Human challenge trials deliberately expose participants to infection, to study diseases and test vaccines or treatments.

This is cheap talk though. There was not really anywhere to take my volunteer energy in Australia, and thereby prove that I would put my money where my mouth is on this.

Now that we have acquired more precise estimates of COVID dynamics, Paul Dolan and Christian Krekel advocate a return to QALY-like measures in How should we measure the impact of Covid-19 policies on our wellbeing?; There are some nifty links in the citation list.

I am curious about the risk of new variants of COVID and the implications of the new regime. I do not know enough epidemiology or virology to understand the risks we face there, but I suspect it is going to be a classic Black swan tail-risk (Cirillo and Taleb 2020). that is, we want to account for the possibility of large extreme downsides to whatever policies we adopted.

Optimising for Expected QALY is not enough if it comes with a significant risk of extreme QALY loss. That said, the economic consensus is strongly against substantial public health interventions at this stage.

Also, the question of how to trade-off wellbeing, happiness and disease risk is tricky and deep. To read: Dolan and Kahneman (2008) on what hedonism even is.

5 Virulence and risks upon infection

5.1 Death and life years

As measured by lost lifetime, some COVID deaths are crueller than others. When a 90 year old victim with multiple health complaints goes one month earlier to their grave because of COVID, that is sad, but it is not so awful as when a child is cut down decades early. Mercifully, COVID vastly prefers the former case to the latter — it is more likely to scrape some time off the end of a long life than to cut down a short one. So, if some of us die of COVID, how much of my life will it have cost me, on average? Wouterse, Ram, and van Baal (2022) we would have lost 3-4 quality-adjusted life years (QALY) on average. This was before Omicron and may need updating, if the age profile has changed substantially.

5.2 Relative rate compared to normal life risk

We might wonder how much catching COVID adds to your risk rate. Back before Omicron David Spiegelhalter asked How much ‘normal’ risk does Covid represent? and answered (Spiegelhalter 2020)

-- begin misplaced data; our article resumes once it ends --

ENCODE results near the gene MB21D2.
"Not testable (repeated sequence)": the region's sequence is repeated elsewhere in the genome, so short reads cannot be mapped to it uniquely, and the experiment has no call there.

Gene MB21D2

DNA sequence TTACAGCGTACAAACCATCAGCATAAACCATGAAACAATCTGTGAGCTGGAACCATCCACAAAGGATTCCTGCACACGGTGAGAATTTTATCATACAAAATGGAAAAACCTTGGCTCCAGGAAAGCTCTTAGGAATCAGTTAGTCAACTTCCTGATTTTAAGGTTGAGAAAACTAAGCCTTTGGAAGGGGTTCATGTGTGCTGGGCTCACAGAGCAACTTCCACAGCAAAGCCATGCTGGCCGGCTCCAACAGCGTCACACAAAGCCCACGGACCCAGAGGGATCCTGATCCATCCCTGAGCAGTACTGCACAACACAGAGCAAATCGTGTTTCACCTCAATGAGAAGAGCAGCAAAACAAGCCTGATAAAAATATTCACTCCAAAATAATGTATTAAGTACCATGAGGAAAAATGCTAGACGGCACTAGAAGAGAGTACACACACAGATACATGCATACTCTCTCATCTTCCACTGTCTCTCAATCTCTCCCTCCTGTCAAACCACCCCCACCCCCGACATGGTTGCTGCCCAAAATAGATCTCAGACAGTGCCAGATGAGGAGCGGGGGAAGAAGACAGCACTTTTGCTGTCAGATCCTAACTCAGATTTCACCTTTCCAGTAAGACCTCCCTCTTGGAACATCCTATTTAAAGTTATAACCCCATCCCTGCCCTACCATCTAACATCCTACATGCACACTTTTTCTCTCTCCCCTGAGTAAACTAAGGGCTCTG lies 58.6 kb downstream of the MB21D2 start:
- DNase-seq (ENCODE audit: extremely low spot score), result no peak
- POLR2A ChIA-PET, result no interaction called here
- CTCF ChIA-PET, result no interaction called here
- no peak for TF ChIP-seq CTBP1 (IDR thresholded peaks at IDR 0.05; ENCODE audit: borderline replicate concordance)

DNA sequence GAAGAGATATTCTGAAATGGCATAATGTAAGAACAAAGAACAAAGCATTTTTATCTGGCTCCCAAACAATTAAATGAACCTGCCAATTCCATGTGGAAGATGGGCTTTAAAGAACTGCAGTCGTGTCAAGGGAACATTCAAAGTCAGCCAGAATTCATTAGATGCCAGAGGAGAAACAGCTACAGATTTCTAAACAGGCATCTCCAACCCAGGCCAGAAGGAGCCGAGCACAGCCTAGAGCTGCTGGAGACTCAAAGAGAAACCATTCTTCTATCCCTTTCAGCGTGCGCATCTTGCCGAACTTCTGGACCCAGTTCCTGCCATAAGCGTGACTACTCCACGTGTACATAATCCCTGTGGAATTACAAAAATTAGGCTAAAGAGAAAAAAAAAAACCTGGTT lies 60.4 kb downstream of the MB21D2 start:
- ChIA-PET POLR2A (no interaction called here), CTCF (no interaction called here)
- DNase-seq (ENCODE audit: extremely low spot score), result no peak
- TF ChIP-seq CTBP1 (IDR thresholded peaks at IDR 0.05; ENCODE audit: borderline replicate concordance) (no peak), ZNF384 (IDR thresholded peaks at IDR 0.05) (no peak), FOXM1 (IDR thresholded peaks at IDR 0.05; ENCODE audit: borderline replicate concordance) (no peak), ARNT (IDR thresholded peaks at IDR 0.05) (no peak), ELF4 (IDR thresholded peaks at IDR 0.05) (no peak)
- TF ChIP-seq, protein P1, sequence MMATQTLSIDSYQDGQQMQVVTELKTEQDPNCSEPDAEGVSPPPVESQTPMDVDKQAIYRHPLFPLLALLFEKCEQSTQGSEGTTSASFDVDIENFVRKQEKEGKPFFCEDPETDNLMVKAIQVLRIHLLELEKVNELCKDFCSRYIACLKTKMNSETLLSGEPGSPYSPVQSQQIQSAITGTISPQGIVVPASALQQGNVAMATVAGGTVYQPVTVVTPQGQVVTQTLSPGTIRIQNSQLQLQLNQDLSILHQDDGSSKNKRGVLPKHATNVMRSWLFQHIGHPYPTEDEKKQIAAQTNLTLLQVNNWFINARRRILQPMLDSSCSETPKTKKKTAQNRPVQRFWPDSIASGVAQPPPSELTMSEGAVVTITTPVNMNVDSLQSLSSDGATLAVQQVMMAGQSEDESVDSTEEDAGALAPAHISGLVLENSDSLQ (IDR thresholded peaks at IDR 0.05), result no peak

roughly speaking, we might say that getting COVID-19 is like packing a year’s worth of risk into a week or two.

In fact it is complicated, with slightly more risk for over 55s and much less for 20 school children.

5.3 Long covid

Seems to be real, dammit (Blomberg et al. 2021). Well then, how bad is it? How much risk of it should I tolerate? Elizabeth Van Nostrand argues Long Covid Is Not Necessarily Your Biggest Problem, i.e. that it is a real problem but does not loom particularly large amongst in all the other real problems. Scott Alexander that it looms reasonably large. There has been a methodological update which revises the probability of long covid symptoms down: UK Office for National Statistics: Technical article: Updated estimates of the prevalence of post-acute symptoms among people with coronavirus (COVID-19) in the UK. It is not compactly summarized in that report, but you can scroll down a Zvi Mowshowitz article to find highlights.

As far as long-ish COVID, i.e. all the other non-death inconveniences, a report based on Maltese data (Cuschieri et al. 2021) estimates that 95% of the impact of COVID in Disability-adjusted life years from 2020 is being dead; the remaining 5% is other stuff. The report is also pretty interesting as far as working out how much of the impact of sickness is tiredness after the initial phase etc. They argue that the community impacts of long term COVID are probably somewhat higher than the acute impacts of COVID, although not by much. Worth a read.